How threat of loose Soviet nukes was avoided
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Last Updated: Sunday, January 08, 2012, 21:34
Moscow: The doomsday scenario of Soviet nukes falling into the hands of rogue states or terrorists has, as far as is known, remained fiction, thanks to a massive US-Russian effort to lock the weaponry up safely after the Soviet Union fell apart.

The vast nuclear arsenal, scattered among several newly independent nations, was secured because Russian military officers acted with professionalism and honesty, Moscow and Washington shared clear priorities, and the US taxpayer coughed up billions of dollars, former top officials who dealt with the Soviet nuclear legacy say.

Even so, as the world marks the 20th anniversary of the Soviet demise at the end of 1991, occasional doubts surface about whether the system was airtight. There's the Russian scientist who perhaps went to work for Iran's nuclear programme, an old claim that portable nuclear devices went astray, the seizures of smuggled fissile material in the 1990s.

But difficult though it is to prove a nuclear negative, US and Russian officials insist in interviews that the fears of the 1990s have not become a reality, even though the challenges of safeguarding Soviet nukes were daunting at the time.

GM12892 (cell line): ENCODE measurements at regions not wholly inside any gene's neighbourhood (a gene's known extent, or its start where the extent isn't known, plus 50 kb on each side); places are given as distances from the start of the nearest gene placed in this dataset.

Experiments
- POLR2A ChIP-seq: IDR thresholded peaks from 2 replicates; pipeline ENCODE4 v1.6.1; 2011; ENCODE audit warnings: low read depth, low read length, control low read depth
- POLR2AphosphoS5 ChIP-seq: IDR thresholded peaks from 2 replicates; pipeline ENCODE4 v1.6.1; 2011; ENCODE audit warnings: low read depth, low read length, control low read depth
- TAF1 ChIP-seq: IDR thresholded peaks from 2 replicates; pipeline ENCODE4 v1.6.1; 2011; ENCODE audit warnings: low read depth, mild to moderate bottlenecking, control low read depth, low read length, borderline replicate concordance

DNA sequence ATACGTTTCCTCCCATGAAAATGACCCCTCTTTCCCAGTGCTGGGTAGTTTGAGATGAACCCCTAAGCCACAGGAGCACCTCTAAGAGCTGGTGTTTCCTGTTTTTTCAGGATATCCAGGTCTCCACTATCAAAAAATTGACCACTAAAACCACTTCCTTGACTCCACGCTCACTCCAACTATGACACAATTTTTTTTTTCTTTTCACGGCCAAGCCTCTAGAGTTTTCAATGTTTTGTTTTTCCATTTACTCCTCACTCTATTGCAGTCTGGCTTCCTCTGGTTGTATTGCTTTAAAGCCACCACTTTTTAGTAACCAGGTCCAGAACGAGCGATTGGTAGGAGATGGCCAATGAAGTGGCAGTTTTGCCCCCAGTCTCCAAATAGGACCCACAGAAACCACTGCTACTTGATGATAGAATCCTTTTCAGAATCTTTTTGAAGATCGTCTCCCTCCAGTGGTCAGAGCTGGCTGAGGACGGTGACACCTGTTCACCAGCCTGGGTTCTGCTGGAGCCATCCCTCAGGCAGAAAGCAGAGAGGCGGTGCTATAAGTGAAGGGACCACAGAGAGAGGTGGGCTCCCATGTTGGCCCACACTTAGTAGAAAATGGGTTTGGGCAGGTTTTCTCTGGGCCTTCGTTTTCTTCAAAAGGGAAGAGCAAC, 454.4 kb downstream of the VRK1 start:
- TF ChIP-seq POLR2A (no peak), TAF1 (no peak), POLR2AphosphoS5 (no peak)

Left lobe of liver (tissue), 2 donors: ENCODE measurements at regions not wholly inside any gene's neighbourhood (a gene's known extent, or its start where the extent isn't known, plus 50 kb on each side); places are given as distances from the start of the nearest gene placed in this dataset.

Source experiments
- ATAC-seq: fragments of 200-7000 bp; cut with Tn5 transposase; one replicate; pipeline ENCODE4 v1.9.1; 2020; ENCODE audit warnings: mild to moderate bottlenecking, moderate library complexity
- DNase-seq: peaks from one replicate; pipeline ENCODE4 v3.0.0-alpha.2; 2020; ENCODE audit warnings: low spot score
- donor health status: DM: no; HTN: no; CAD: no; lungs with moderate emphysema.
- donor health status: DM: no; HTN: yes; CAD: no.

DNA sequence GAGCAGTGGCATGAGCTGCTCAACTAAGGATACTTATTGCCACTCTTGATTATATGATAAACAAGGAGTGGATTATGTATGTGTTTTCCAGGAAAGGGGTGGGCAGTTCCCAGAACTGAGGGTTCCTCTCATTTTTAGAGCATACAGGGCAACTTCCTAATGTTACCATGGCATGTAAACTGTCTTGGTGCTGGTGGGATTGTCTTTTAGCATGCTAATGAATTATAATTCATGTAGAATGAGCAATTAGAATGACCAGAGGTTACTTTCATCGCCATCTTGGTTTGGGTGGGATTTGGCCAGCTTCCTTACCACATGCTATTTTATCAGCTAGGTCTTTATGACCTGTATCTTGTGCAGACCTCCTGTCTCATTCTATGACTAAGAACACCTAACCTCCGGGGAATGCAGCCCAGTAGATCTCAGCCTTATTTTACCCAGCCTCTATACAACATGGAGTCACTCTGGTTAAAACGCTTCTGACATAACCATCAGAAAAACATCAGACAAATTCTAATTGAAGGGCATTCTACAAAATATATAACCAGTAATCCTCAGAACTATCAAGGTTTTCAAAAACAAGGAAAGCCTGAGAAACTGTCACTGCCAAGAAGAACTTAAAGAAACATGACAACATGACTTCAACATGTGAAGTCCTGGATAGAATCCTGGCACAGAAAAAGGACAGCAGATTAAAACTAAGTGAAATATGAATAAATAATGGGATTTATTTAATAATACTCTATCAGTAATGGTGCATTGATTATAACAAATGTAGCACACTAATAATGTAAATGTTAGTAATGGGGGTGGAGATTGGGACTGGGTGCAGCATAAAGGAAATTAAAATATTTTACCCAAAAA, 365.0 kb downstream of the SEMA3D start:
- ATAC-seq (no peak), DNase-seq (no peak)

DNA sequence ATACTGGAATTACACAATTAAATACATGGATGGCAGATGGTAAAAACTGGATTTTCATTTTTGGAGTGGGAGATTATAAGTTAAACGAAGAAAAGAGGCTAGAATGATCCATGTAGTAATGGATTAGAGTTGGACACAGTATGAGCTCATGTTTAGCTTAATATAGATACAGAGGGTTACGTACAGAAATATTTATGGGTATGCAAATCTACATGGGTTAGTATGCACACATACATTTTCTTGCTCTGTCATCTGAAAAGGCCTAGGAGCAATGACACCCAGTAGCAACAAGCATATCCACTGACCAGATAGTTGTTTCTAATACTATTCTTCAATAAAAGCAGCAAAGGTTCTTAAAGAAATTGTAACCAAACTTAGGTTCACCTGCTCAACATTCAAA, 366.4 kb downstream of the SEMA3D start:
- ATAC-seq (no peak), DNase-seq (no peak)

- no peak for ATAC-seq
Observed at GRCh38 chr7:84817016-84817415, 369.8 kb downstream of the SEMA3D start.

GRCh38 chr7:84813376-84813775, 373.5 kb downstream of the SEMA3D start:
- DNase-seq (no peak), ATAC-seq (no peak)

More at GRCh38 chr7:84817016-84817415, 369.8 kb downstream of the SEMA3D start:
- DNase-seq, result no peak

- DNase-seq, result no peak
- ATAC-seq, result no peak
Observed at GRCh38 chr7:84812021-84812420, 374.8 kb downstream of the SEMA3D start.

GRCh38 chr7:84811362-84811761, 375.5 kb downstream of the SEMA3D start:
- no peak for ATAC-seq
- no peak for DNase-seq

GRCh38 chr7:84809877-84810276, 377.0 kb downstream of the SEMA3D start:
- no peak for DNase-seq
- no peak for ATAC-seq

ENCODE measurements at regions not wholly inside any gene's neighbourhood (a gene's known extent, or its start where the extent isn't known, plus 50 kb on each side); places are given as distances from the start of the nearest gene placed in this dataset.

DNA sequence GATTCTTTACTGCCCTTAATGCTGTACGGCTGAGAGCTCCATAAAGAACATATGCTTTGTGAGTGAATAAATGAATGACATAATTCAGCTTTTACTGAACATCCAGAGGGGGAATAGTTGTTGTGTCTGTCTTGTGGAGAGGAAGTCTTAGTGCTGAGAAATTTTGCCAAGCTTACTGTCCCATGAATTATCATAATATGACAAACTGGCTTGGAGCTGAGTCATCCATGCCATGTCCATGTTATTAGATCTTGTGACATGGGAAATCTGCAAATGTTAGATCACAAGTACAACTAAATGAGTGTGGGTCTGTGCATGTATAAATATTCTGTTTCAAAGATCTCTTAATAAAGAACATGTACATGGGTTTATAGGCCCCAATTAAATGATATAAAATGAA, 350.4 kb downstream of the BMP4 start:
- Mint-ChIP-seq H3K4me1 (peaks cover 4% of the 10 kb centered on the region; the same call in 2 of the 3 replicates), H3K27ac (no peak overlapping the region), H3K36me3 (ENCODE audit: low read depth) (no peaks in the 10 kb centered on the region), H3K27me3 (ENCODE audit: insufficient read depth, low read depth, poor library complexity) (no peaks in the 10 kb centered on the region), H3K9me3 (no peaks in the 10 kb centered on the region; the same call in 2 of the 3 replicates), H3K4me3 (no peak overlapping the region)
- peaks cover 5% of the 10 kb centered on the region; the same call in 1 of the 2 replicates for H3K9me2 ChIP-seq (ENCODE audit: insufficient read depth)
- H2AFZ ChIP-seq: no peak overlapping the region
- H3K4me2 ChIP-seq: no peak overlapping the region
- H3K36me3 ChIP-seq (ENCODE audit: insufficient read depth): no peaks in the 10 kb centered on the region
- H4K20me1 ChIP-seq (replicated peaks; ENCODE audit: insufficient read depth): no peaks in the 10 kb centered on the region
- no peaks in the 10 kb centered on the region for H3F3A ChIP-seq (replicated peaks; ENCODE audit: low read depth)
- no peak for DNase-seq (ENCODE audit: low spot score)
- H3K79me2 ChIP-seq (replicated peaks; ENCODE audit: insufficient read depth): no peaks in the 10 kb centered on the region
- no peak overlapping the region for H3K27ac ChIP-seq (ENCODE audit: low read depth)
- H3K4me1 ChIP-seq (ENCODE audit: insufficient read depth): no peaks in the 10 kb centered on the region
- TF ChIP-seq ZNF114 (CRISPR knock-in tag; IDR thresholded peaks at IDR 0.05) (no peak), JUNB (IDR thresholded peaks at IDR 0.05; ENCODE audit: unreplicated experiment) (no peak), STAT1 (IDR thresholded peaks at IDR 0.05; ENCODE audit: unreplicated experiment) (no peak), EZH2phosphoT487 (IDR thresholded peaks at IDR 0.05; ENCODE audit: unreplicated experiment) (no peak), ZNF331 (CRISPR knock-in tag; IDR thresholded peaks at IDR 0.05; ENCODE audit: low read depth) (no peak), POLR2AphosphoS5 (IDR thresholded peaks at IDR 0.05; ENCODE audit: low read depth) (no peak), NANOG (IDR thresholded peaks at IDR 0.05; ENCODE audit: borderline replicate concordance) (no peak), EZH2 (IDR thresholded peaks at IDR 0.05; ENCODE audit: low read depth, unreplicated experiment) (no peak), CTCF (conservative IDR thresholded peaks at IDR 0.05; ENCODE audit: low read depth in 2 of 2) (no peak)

"Twenty years on it's pretty hard to believe that not a single nuclear weapon has shown up loose," said Graham Allison, who played a key role in the effort as an assistant secretary of defence under President Bill Clinton and now heads Harvard's Belfer Centre for Science and International Affairs.

A quick US-sponsored deal had Belarus, Ukraine and Kazakhstan handing all their nukes over to Russia, and American cash helped safeguard the weapons at a time when the new governments couldn't even afford to pay military wages on time. Additional US incentives offered jobs to disgruntled nuclear scientists from the former Soviet Union, many of whom were courted by nations like Iran.

There have been gnawing fears that a few Soviet nukes still might have gone missing, but experts with inside knowledge say that if it were true the world would already know.

"If somebody or a terrorist group got hold of a nuclear weapon, they would probably use it as quickly as possible," said Steven Pifer, who served as US ambassador to Ukraine, held other senior State Department posts and is now director of the Brookings Institute's Arms Control Initiative.

"So the fact that you haven't seen a nuclear detonation ... reflects the fact that the nuclear weapons have been maintained in a secure way."

That was no mean achievement given the enormous proliferation risks posed by the Soviet breakup.

The economic meltdown of the early 1990s forced many officers of the once-proud Soviet Army to moonlight as security guards or even cab drivers and with the wars and ethnic clashes triggered by the Soviet collapse came strong incentives to steal weapons for the black market.

Bureau Report

First Published: Sunday, January 08, 2012, 20:57

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